Teague: Gardeners must help save the bees

March 28, 2014 

I'm just back from attending a pollinator gardening workshop at UC Davis for UCCE Master Gardeners. The news about our bees is not good. The most recent research on the decline of the bee population worldwide cites a combination of probable causes: viruses, mites, pesticides, insect growth hormone regulators, unnatural toxins and malnutrition. Master Gardeners are being urged to teach and encourage home gardeners to assist bees to remain healthy. Home gardeners may not have the means to control for virus or mite infestations, but we can limit or curtail the use of pesticides, insect growth hormone regulators and unnatural toxins that are harmful to bees in our gardens and we can provide food, water and shelter for bees.

This is the first of two columns on how to help keep bees healthy. Before we discuss planting a bee-friendly garden, we gardeners need to review our use of pesticides, even those labeled as nontoxic to bees, in our own gardens, The most crucial step in creating a healthy bee garden is to eliminate the use of all broad-spectrum insecticides, especially systemic insecticides that move into plant tissues, pollen and nectar. Neonicotinoids or neonics (including imidacloprid, clothianidin) target sap-sucking insects (aphids, whiteflies, mealybugs, scales, glassy-winged sharpshooters). Insect growth hormone regulators interfere with or halt the stages of insect metamorphosis when treated plant tissue is ingested. Bee larvae that are fed pollen from plants treated with insect growth hormone regulators never become adult bees. Systemic pyrethroids kill mainly chewing insects (cutworms, beetles, caterpillars), above and below ground. Some are extremely long-lasting and kill on contact as well, so they can kill bees that walk over the pyrethroid residue.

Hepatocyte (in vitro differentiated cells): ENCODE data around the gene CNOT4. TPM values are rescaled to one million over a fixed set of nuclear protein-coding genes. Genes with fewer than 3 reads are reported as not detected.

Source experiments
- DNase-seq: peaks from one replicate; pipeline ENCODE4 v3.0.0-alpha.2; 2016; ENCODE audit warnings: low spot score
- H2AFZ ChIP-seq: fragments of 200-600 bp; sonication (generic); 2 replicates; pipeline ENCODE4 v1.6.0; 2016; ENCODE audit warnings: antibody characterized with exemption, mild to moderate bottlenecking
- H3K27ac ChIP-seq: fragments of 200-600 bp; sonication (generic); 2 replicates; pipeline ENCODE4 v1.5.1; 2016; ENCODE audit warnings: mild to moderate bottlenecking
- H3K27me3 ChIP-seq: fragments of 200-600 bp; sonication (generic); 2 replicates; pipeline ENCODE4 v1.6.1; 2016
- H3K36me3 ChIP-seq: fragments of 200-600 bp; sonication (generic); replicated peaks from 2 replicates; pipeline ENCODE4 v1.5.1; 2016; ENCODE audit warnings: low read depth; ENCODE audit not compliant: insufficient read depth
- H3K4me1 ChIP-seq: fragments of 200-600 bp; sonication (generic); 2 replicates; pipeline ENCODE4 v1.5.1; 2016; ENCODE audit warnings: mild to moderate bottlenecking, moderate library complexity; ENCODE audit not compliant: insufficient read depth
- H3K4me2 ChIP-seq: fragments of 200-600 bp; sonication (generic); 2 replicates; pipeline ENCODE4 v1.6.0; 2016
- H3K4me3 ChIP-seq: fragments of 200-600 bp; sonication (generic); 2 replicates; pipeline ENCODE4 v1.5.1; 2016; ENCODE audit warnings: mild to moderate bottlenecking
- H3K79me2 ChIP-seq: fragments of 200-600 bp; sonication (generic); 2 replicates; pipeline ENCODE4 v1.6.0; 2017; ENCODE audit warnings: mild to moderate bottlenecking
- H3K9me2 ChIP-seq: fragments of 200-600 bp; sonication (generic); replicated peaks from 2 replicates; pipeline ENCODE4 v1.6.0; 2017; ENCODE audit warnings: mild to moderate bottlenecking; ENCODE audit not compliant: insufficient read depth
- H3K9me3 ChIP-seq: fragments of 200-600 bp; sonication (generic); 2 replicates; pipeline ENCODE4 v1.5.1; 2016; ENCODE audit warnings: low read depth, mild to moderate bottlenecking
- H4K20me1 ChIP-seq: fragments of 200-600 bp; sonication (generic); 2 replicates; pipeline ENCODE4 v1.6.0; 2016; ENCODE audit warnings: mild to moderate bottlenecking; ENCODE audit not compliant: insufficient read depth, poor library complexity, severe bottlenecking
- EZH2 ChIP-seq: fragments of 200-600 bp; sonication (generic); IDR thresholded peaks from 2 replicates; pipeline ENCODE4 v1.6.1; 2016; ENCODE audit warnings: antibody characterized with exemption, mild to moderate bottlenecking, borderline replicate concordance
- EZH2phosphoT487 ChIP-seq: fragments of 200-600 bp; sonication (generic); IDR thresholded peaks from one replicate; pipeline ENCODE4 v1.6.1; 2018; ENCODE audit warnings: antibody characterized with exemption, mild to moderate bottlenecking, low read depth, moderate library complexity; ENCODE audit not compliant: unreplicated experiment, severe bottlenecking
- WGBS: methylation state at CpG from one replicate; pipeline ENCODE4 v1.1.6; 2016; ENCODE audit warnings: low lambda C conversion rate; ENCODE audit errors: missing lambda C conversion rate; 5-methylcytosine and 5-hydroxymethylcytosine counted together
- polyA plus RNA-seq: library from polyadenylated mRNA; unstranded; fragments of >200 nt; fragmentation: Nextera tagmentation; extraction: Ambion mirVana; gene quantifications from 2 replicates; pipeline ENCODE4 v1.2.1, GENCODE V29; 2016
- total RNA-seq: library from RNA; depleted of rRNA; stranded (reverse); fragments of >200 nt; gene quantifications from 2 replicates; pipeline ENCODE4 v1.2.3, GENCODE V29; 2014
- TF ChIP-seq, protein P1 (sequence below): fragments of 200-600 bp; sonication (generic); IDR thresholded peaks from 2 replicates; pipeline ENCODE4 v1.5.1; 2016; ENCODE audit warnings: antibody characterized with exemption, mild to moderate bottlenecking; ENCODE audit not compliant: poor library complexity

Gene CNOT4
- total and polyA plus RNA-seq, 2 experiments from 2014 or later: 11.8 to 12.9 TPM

We must read all pesticide labels carefully and then research the active ingredients listed. Before applying any pesticide, even less-toxic products like horticultural oil, neem oil, or insecticidal soap, go to the experts. One of the best sources for pesticide information is the UC Davis Integrated Pest Management website, www.ipm.ucdavis.edu. Enter either the pest name or the host plant name to find least toxic control methods. Some pesticides are listed as well with their toxicity levels. The Fresno County Master Gardeners have a hot line for gardening questions, 9 a.m.-noon, Monday-Friday, (559) 241-7534. They can access the latest research for you.

There will be a lot to learn and educated choices to make. If our hackberry tree is full of woolly hackberry aphids creating a huge mess of sticky litter, do we apply a soil drench of imidacloprid (Bayer's Merit is one brand)? Yes, we can. Hackberry trees do not attract bees. However, we'll need to find other control methods for citrus scales and crape myrtle aphids since citrus and crape myrtles are favorite bee trees. Do we spray imidacloprid? Never. Its effect as a spray lasts only a couple of weeks, and it is highly toxic to flying bees when sprayed. Good information from the experts helps maintain healthy bee populations.

 

Elinor Teague is a Fresno County master gardener. Send her plant questions at etgrow@comcast.net or features@fresnobee.com ("plants" in the subject line).

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